Imperialism and the great powers of the past

I was in an online discussion recently, and when describing the Japanese colonization of Korea I almost said “liberation.”

After thinking about it for some time, I think “liberation” would have been the right word.

As popular as it is to run down colonization and imperialism, many historical examples exist of very beneficial empires. Nial Ferguson’s “British Imperialism Revised: The costs and benefits of ‘Anglobalization” (PDF), for instance, argues that the British Empire was beneficial not just to the white dominions such as Canada, but also to more culturally alien states such as India.

I think good arguments can be made for other empires too, such as the United States, France, and Japan (at least during the years of peace). Even empires that we are glad are gone, such as the Soviet Union, managed to provide a lower-middle-class lifestyle to millions who would otherwise not have obtained that.

A few months back I overheard a podcast interview with a blogger who was obviously angered by a comparison between America and the British Empire, and who responded by saying that British imperialism was a well known evil, that many studies demonstrate that, etc. Some, like Michelle Obama, seem to be agree. However, I think a more balanced view shows that wise imperialism can be beneficial to states subjected to it.

It is a tragedy that such imperial powers barely exist anymore. And not just in terms of wasted lives and generations, but in the genocides that exist in anarchies where no civilizing, imperial power is present.

The ECFA and F-22, in context

This post is a follow on to “Right and Wrong Ways to Secure the Western Pacific.”  Like that post, here I again criticize the F-22 (as being an expensive waste of everyone’s energy) and support the peaceful integration of China into the western Pacific region.

On the F-22:

– In “Uncle Sam Buys an Airplane,” in the Atlantic in 2002, I described the genesis of the “Joint Strike Fighter,” now known as the F-35. Its whole rationale was the fear that the F-22 would become so expensive that the U.S. would never be able to buy and field more than a tiny force. The F-35 has had problems of its own since then, and the contract officer at the center of my story has since been jailed for corruption on an unrelated matter, but the economic questions remain. (Excerpt after the jump.)

– In “F-22, Fact vs Fiction,” published in, 2000, the fighter pilot and aircraft designer Everest Riccioni assessed the F-22’s abilities relative to the F-15’s and other planes and argued that in the real circumstances of air combat, it would offer few advantages to pilots that would justify its costs — and that the excessive cost of the airplane jeopardized pilots, since it meant too small a fighting force. The link above opens his paper as a Word document.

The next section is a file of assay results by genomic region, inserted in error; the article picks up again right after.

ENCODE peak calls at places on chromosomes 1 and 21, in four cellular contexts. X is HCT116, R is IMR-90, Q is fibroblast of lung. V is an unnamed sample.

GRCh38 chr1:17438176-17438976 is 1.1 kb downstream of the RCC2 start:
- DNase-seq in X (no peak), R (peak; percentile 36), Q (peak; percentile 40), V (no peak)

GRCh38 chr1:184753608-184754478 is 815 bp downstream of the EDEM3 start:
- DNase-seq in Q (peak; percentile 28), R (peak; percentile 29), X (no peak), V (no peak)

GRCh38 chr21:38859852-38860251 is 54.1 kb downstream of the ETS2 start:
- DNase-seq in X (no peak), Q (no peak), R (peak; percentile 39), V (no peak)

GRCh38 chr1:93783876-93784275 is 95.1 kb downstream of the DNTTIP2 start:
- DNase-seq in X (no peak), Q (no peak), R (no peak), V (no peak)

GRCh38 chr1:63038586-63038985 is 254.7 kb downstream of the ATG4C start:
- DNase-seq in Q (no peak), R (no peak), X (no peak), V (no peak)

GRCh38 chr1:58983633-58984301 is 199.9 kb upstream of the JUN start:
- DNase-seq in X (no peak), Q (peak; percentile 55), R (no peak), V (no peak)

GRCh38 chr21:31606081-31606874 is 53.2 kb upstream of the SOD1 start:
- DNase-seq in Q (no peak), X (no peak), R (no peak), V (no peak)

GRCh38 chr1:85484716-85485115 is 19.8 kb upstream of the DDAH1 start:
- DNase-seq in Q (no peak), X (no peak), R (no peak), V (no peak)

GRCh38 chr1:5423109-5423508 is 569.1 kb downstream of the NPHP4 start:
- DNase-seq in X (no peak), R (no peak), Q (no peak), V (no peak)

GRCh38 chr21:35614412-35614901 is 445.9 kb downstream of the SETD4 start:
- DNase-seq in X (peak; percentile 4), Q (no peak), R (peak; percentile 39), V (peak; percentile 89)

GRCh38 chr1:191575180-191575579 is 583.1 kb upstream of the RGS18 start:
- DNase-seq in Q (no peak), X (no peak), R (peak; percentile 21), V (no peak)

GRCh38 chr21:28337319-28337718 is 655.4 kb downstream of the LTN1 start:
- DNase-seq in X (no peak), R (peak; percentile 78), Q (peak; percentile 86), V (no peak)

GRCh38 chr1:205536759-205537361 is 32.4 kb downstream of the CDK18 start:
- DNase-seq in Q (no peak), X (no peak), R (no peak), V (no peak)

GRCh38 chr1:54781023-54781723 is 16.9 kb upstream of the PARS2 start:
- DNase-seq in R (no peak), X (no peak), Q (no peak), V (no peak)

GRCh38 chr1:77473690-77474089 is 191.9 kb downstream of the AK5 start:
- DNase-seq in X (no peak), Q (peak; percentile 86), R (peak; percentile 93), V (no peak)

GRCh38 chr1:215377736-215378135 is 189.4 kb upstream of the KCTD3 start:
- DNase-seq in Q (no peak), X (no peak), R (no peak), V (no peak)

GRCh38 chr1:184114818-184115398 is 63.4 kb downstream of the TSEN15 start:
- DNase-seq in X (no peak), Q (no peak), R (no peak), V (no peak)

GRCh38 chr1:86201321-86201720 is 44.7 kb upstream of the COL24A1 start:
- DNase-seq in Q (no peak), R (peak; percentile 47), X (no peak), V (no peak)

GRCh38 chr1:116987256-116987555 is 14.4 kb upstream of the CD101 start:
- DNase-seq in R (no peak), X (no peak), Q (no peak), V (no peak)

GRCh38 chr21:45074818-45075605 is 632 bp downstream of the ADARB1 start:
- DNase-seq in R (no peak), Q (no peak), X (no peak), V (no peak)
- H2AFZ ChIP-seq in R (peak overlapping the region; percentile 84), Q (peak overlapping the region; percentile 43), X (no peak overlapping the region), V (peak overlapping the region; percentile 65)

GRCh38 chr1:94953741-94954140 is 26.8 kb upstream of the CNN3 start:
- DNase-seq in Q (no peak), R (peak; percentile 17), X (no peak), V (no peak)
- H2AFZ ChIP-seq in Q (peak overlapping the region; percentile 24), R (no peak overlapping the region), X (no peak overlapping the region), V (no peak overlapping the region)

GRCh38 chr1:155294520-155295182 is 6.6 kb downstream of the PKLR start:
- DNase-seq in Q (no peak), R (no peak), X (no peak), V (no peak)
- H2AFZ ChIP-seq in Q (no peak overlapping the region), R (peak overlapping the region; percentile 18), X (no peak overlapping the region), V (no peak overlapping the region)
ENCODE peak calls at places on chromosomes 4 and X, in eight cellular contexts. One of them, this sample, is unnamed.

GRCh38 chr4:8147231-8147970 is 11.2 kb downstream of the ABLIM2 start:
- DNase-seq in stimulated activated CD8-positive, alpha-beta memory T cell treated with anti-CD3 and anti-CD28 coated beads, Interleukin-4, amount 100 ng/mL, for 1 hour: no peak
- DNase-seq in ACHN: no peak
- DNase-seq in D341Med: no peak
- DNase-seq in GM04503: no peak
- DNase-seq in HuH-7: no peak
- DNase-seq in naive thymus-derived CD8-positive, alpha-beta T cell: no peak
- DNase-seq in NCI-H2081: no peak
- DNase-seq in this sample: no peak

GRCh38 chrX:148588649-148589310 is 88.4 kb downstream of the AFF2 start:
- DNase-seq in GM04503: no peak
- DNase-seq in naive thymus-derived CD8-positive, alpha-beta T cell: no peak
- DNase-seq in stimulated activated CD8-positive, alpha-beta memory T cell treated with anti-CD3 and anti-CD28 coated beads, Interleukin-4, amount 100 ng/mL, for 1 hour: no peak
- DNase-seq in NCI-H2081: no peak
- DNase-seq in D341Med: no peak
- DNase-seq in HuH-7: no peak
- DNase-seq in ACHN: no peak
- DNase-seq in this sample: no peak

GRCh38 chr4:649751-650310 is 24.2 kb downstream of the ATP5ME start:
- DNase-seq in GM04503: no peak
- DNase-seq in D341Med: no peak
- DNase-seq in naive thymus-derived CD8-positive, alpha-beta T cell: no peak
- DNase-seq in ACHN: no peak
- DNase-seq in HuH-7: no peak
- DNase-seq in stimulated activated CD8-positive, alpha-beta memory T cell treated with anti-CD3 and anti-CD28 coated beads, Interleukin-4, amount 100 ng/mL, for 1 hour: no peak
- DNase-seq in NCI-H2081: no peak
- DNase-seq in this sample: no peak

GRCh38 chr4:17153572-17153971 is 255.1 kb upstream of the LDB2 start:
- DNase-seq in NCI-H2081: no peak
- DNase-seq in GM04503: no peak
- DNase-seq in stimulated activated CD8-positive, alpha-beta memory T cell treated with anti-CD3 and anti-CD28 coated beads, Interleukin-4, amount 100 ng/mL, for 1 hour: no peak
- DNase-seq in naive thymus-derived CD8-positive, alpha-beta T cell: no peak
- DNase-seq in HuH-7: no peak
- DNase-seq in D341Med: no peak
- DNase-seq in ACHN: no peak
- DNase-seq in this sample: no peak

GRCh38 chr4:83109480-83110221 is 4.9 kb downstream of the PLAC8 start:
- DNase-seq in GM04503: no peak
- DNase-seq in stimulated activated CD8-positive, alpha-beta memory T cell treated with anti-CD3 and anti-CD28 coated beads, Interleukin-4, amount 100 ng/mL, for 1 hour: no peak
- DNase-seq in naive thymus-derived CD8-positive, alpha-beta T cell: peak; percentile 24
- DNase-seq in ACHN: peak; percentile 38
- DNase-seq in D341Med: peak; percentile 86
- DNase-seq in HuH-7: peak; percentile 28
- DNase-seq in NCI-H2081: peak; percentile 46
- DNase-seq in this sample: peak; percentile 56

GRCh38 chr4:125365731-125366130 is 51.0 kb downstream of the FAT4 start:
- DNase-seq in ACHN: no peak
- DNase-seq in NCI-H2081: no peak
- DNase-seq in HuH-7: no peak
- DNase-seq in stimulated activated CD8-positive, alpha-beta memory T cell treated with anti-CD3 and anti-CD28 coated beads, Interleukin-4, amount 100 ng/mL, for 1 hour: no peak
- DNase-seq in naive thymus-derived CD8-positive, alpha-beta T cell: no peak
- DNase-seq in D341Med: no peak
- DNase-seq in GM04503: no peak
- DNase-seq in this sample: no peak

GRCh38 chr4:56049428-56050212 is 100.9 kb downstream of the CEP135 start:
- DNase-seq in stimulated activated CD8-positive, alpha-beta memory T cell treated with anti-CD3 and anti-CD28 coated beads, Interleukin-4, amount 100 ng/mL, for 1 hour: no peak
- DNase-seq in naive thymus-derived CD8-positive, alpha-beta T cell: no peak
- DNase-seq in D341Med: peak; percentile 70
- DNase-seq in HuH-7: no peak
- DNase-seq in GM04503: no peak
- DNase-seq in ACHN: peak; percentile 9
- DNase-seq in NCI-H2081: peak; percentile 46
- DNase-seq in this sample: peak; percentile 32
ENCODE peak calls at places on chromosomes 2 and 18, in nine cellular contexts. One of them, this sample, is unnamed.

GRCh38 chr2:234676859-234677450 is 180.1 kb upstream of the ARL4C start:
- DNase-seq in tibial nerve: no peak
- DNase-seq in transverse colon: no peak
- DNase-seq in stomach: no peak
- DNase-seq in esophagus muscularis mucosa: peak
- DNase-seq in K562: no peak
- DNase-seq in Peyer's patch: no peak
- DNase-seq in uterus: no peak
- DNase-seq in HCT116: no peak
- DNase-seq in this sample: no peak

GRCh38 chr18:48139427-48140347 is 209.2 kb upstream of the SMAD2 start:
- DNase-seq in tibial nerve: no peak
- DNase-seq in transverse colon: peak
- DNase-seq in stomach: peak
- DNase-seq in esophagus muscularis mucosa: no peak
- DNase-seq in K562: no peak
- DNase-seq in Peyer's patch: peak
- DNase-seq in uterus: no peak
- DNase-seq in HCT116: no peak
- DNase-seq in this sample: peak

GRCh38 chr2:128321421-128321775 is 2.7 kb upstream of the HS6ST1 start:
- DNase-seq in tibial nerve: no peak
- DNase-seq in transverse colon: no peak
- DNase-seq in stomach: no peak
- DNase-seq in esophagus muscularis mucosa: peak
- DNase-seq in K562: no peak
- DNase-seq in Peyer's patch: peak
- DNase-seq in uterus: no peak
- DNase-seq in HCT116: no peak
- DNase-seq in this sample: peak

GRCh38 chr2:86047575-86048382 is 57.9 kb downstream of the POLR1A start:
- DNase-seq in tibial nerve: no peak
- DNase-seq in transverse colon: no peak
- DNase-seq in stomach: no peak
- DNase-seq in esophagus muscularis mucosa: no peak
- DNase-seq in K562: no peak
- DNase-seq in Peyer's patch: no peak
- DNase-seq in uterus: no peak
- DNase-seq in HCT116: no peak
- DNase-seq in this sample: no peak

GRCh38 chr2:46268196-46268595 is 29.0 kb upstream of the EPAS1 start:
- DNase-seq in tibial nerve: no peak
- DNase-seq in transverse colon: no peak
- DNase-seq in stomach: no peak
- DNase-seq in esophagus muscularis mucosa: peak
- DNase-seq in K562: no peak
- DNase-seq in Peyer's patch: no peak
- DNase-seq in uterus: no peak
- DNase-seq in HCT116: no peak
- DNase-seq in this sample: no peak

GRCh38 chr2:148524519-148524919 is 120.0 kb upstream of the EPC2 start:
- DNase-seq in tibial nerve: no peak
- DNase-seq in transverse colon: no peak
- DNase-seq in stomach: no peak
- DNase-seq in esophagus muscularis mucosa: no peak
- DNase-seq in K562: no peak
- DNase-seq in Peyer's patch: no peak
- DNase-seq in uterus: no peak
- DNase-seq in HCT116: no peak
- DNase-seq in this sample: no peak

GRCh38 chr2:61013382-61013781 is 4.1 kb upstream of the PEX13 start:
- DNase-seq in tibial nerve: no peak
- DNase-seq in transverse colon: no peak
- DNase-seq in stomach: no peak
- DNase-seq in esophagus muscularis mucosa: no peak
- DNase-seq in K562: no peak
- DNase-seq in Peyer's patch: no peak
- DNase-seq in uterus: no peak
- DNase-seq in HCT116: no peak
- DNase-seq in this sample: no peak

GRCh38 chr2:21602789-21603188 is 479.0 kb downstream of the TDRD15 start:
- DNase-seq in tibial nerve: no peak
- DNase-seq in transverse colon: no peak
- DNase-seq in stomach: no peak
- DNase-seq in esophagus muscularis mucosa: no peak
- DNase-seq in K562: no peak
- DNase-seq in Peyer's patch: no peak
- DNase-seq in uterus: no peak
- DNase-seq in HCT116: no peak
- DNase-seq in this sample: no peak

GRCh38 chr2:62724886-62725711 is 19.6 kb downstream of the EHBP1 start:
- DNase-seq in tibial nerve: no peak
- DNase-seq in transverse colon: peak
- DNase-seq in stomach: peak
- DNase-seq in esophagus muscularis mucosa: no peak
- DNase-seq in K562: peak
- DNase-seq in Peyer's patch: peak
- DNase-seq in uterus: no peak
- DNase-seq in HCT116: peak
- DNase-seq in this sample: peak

via Let a thousand flowers bloom, Atlantic-style (F-22 dept) – James Fallows .

On China’s Peaceful Integration:

In his opening speech to the National People’s Congress, Mr. Wen clearly signaled the Chinese leadership’s support for a series of economic measures that negotiators from Beijing and Taiwan were already discussing. These include the gradual integration of banking and other financial services across the Taiwan Straits, and the drafting of a “comprehensive agreement on economic cooperation” that could eventually become the basis for a free-trade agreement.

Mr. Wen also called for “fair and reasonable arrangements” on Taiwanese participation in international organizations and a formal cessation of hostilities with Taiwan, without providing any details on how these thorny goals could be achieved. And he did not mention any specific measures of military cooperation, like a possible hot line between the People’s Liberation Army and Taiwan’s military that had been previously mentioned. President Hu of China and President Ma Ying-jeou of Taiwan had each expressed some interest in this in recent months.

Taiwanese officials said they were satisfied with focusing on economic issues for now. “On the political aspects, when the relationship between Taiwan and the mainland reaches a certain level of mutual trust, only then can discussions be move forward,” the island’s Mainland Affairs Council said in a statement.

via China calls for closer ties with Taiwan – New York Times.

The Taiwan-China Economic Cooperation Framework Agreement (ECFA) may do more to prevent war than all the F-35s and F-22s we might buy.  Additionally, considering how both fifth-generation fighters( the F-22 and F-35) are governed by economies of scale, it would make more sense to buy more F-35s (which we can also share, and share the costs, with our allies) and less F-22s (which we can’t).  Finally, building up our capacity to work with China in areas of mutual concern – like Afghanistan, the Sudan, North Korea, and elsewhere  – is more important to peace than whatever fifth-generation fighters we aquire.